As I was planning, and scanning the social media content this morning, I couldn’t help but feel a bit sad for all the people trying to get ahead by promoting their body and creating an image. Don’t get me wrong, for those that are successful, authentic and feel fulfilled; power to you. But for those that are presenting a false image, feel less than authentic and are trying to feel appreciated and validated through their media; friends, my heart goes out to you.

For years we have known that social media influences our self-perception of how we should look, appear and act. It’s not knew news that those size ‘zero’ girls or super buff blokes can become role models for our youth.

Many watching these pictures and images think that it is the ultimate goal to strive for, something idolise and epitomise. But what if you are just not built that way? Thankfully, we see more healthy versions in the media now, but do we note the people that are still on their weight loss journey? Is it only after a drop in size that they can receive the like, share and heart emoji’s?


Who says size 2, or a ‘cut’ 6 pack is the way to go. Wouldn’t it be better to think of health instead of image?

Just a couple of weeks ago I had a friend with daughters that had had serious body image issues to the extent that they received a diagnosis of bulimia and anorexia respectively. These are not the first clients to have come to me with issues in their perception of how they look. Parents have expressed genuine stress about how they get their teen to eat and stop tormenting themselves mentally and physically.

Now striving to be healthier, fitter and more vital is something I am always plugging on about. I think a healthy body with muscle tone is a great epitome of health, but not everyone achieves it the same way. For some, it is a slow journey, for some changing food habits is easier, others find it really difficult to break habits formed from years of strengthening their negative neural pathways.


What can we do to break this cycle? Not everyone understands what they are doing to themselves. Sure they know that they may not be eating the best, but they honestly don’t know how to fix it.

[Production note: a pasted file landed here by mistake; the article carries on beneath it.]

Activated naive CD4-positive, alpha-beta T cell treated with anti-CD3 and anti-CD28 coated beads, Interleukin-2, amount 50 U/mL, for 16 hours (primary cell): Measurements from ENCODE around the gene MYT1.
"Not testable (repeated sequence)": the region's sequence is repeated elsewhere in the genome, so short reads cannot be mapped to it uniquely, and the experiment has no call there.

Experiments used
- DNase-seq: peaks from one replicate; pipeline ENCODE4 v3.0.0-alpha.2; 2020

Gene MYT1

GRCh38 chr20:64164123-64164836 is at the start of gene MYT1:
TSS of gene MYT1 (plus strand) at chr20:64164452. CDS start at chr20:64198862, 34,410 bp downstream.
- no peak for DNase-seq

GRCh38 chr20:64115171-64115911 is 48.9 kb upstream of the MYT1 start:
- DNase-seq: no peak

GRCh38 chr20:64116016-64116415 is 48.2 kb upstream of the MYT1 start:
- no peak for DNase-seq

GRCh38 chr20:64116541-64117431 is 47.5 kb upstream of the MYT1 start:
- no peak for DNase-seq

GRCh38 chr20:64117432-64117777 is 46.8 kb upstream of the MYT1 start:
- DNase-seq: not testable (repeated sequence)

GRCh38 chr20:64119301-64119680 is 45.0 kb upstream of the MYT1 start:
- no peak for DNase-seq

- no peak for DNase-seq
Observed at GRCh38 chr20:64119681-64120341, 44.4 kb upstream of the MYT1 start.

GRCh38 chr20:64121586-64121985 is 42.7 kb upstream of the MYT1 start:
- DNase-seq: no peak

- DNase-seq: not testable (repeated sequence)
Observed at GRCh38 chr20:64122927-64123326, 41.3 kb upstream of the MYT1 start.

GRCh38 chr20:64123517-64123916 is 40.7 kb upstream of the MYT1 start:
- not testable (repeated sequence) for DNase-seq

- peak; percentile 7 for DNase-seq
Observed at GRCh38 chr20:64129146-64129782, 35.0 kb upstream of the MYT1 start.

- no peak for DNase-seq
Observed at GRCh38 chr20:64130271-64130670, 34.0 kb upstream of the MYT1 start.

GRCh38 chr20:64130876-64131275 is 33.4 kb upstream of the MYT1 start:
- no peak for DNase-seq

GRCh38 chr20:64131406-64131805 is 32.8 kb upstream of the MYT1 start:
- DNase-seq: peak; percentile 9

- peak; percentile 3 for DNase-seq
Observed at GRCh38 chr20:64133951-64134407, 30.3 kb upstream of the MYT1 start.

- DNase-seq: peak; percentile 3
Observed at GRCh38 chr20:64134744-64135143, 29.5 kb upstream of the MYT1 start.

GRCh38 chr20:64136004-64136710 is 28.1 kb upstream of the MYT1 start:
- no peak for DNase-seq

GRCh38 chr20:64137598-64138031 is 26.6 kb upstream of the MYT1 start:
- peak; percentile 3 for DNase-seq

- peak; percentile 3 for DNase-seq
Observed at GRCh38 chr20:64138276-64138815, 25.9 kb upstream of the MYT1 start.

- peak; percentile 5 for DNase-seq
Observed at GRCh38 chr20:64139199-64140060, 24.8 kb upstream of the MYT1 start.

Kids go on social media and think they need to look like this celeb or that. We know how much it influences people just look at the constants on ‘Married at First Sight’ most of these appear to have enhanced various body parts, seem quite buff and certainly aren’t sporting a mummy tum, or dad bod.

These images are not realistic to the population. Power to them for the hard work or cash they have contributed to looking their best. All I’m pondering is; if we see more size 10 models, healthy energetic ones’ would that help? Well done ‘Dove’ and other company’s promoting this, but statistically it is still on the low side.


I am in no way blaming social media, but how do we get the message across that healthy is more important than body image, that vitality is attractive and having energy is generally way more productive?

So many times I have had people leaving a training session feeling positive, confident and ready to take charge. If I could bottle this feeling, and I do try to get them to focus on this after they leave, we would really have a positive society.

The healthy mindset, where it’s not just weight loss being pummelled at us, is far more motivating than how many kg’s can we lose.

Let’s see more movement in the media, both literally and figuratively. I think seeing all shapes and sizes moving, and making healthier choices, is more conducive to long term results.

Sometimes we need to tweak our mindset to get back on track. Focus on how you want to feel tomorrow. What do you want to achieve tomorrow? What did you accomplish today? And how did you get back on track again? If you have done it once, you know you can do it again.


The question then comes down to, do you wait to start your weight loss to health journey? Do you keep scanning social media for the right affirmation before you start? Do you become overwhelmed with the gorgeous youth of today or do you simply begin?

I put it to you that few worthwhile things in life provide instant gratification or, that if they do, you ask yourself if they have long term benefits. Yep that doughnut might be delicious or shopping till you drop may feel good in the moment, or that beer or wine, but instant gratification, be it social media or giving into an impulse, creates a release of dopamine.

This ‘feel good’ hormone has been linked with developing really negative neural pathways as we want more and more of this pleasure. It’s one of the reasons why mental disease is increasing and overall satisfaction with life is decreasing.


Wouldn’t it be better to train our neural pathways to become stronger? Delaying gratification helps us have time to make other choices. Less time on social media to be influenced negatively by false images. There is less loss of time to be productive, less frustration because we don’t look like a model, and more time to actually get moving and pause before making a bad food choice.

Most things in moderation are fine, but if we could just delay our first impulse, and use that as a praise worthy moment to ourselves we could develop new healthier habits that don’t see us comparing ourselves and feeling depleted but rather energised, proud and motivated to take another step tomorrow…

So instead of spending time on social media, wishing, or daydreaming. Why not delay that for even half an hour and move instead, or plan a healthy meal? Once you begin, it will seem easier as you become used to doing these small things and soon you will see bigger energy changes and as a result feel proud of who you are.

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